"It is, therefore, one aspect of the disclosed embodiments to provide for modular electronic systems.

"It is another aspect of the disclosed embodiments to provide for methods for controlling data rates in modular electronic systems for example radio system.

"It is a further aspect of the present invention to provide for a system and method for emulating low frequency Serial Clock Data Recovery control bus operation using high frequency data.

"It is another aspect of the present invention to provide for a method for emulating 500 Mbps RF Control Bus Operation using 2 Gbps Data Rate.

"It is a yet another aspect of the present invention to provide for a system in which FPGAs serial transceivers runs at 2 Gbps and sends out each data bit four times to create an effective data rate of 500 Mbps.

"It is a yet another aspect of the present invention to provide for a system in which FPGA serial transceivers are operated at a high frequency and sends out each data bit a plurality of times to create a low effective data rate.

"The aforementioned aspects and other objectives and advantages can now be achieved as described herein. A system and method for emulating low frequency RF control bus operation using high frequency data is disclosed. In transmission path, the low frequency RFCB transmit data bytes are encoded and then up-sampled. The up-sampled data is then sent to a hardware serializer for transmission. The resulting RF serial output stream appears to the external receiver to be encoded at low frequency even though the transceiver is operating at a higher frequency.

"In reception path, RFCB serial input data is de-serialized and then down-sampled. The down sampled data is then passed through custom byte-alignment logic and finally decoded. The transceivers are operated at high frequency but data is decoded and received as if it were at a lower rate. The FPGA serial transceiver are operated at a high frequency and sends each data bit a plurality of times to create a low effective data rate.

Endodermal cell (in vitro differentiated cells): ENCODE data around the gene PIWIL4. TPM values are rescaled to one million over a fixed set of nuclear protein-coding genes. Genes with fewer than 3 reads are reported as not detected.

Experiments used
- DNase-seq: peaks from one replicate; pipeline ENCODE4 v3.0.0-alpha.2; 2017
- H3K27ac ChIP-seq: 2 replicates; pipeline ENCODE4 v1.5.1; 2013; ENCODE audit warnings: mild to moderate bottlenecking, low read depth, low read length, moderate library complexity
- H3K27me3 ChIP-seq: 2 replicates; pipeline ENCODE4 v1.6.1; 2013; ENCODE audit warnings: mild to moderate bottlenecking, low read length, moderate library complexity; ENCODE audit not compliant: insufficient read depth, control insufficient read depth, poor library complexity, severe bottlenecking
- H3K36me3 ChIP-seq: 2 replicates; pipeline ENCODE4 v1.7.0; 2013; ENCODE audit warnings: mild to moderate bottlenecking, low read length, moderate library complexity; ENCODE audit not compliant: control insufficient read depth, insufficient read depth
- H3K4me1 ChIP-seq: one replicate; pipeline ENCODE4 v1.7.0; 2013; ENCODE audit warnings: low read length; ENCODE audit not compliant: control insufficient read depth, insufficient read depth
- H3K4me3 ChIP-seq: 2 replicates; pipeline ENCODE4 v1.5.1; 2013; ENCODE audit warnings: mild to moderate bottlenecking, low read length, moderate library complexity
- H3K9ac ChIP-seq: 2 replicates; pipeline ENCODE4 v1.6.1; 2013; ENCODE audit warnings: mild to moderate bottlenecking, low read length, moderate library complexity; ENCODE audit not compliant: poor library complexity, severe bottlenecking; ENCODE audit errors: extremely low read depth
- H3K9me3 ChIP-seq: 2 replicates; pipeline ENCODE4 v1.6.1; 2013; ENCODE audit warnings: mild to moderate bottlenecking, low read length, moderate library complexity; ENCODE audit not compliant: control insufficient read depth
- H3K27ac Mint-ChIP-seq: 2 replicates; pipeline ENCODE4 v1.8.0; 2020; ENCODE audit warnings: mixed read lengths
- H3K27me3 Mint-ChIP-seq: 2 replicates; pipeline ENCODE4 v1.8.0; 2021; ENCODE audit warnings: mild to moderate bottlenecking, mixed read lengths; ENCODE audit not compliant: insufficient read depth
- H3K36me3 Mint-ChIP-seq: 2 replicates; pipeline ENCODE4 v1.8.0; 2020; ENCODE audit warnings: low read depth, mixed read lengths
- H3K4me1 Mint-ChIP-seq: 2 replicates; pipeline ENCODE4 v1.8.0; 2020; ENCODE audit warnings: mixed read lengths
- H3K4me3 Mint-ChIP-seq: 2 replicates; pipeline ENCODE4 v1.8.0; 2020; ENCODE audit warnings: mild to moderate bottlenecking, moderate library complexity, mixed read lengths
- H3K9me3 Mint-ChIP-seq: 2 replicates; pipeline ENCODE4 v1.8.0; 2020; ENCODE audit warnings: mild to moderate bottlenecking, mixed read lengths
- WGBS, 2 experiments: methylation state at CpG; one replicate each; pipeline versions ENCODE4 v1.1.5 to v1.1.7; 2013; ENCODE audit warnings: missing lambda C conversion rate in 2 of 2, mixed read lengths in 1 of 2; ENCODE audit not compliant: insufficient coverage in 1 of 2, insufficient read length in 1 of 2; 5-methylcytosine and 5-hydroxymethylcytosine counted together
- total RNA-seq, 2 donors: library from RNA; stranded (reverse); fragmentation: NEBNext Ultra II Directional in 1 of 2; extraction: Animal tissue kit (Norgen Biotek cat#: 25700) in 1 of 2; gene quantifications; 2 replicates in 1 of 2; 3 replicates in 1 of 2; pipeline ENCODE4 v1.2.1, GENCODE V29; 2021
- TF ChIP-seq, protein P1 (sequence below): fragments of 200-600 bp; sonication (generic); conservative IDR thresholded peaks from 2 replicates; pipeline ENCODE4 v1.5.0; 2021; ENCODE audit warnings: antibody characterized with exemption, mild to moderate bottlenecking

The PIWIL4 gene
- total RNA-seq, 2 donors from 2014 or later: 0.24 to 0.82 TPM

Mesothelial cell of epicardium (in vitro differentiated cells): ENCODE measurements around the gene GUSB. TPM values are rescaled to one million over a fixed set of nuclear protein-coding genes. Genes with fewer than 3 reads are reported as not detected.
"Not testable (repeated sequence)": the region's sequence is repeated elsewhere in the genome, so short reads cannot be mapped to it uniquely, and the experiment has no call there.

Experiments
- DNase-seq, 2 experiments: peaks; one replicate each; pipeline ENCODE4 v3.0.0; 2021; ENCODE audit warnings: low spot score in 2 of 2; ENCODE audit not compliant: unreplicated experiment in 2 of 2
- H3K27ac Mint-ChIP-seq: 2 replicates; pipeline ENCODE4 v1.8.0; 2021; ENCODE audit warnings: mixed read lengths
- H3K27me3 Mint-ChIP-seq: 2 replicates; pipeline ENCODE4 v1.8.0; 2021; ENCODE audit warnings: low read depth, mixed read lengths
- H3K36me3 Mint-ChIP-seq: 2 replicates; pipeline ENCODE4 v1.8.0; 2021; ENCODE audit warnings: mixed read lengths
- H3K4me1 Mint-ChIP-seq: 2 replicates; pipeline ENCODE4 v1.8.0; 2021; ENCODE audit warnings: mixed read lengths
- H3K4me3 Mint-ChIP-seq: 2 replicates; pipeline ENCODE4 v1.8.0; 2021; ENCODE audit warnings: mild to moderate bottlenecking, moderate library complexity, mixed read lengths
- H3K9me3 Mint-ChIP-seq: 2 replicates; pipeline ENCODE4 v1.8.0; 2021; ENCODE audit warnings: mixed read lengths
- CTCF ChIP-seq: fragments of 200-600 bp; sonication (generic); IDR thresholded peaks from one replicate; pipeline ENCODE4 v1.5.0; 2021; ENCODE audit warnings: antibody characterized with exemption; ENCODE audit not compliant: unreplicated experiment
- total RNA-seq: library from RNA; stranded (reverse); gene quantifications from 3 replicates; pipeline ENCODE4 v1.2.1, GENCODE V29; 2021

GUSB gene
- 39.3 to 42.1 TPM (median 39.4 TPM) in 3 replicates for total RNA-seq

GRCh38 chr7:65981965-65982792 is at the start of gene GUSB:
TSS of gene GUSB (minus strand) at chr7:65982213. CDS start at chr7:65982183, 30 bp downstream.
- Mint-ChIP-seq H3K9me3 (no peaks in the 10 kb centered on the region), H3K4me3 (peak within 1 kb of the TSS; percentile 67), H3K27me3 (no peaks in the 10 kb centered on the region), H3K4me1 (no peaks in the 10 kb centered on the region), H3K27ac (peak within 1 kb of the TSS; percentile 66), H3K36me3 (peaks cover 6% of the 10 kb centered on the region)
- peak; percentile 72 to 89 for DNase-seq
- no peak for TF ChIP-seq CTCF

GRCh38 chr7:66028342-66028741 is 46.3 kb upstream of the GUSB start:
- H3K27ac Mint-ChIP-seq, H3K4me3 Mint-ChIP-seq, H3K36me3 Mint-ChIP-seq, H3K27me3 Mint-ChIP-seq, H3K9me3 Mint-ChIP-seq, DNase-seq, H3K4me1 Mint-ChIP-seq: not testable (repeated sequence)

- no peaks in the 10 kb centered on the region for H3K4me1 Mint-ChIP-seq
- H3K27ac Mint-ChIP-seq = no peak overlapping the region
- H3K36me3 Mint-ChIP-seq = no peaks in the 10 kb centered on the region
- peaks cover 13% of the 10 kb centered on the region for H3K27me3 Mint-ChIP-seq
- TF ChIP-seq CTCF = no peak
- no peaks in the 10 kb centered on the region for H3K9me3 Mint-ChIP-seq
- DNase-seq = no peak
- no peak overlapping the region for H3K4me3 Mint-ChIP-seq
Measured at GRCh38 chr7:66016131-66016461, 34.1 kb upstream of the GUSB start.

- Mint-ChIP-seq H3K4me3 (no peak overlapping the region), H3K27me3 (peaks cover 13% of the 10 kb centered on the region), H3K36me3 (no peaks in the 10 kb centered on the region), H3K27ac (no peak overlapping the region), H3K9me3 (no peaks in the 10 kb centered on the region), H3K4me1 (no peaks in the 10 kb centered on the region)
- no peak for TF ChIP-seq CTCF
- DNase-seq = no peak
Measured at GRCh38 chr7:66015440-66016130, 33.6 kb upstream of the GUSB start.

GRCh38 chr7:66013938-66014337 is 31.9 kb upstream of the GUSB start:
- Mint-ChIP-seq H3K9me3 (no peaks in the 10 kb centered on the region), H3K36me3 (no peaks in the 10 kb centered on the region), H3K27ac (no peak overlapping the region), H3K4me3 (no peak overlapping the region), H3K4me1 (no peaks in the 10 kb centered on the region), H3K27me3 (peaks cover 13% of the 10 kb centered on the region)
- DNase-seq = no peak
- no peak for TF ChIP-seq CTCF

"Current FPGAs such as the Altera Cyclone IV chosen for the 10NCJ program have high speed serial transceivers with 8b/10b encoding but the minimum data rate is 600 Mbps. To perform proper encoding and decoding of the RFCB data, a unique approach to the 8b/10b encoding is implemented which runs the transceivers at 2 Gbps. The Cyclone IV device transceiver does provide hardware 8b/10b encoders and, decoders but these cannot be used since the transceiver is actually running at 2 Gbps but the encoding must be performed as if the data was 500 Mbps. To correct for this, the 8b/10b hardware encoder and decoder are disabled by selecting the `Enable Low-Latency PCS Datapath` option in the Altera Quartus II tool. A custom 8b/10b encoder/decoder running at 50 MHz is implemented using the Quartus II Mega-Wizard to provide the encoding/decoding for the 500 Mbps rate. The custom bit alignment, word alignment, and 8b/10b encoding/decoding logic is implemented outside the transceiver core."

For additional information on this patent, see: Gower, James C.; Radovcic, Boris. Method for Emulating Low Frequency Serial Clock Data Recovery RF Control Bus Operation Using High Frequency Data. U.S. Patent Number 8780962, filed May 7, 2012, and published online on July 15, 2014. Patent URL: http://patft.uspto.gov/netacgi/nph-Parser?Sect1=PTO1&Sect2=HITOFF&d=PALL&p=1&u=%2Fnetahtml%2FPTO%2Fsrchnum.htm&r=1&f=G&l=50&s1=8780962.PN.&OS=PN/8780962RS=PN/8780962

Keywords for this news article include: BAE Systems Information and Electronic Systems Integration Inc., Information Technology, Information and Data Loss and Recovery.

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Source: Information Technology Newsweekly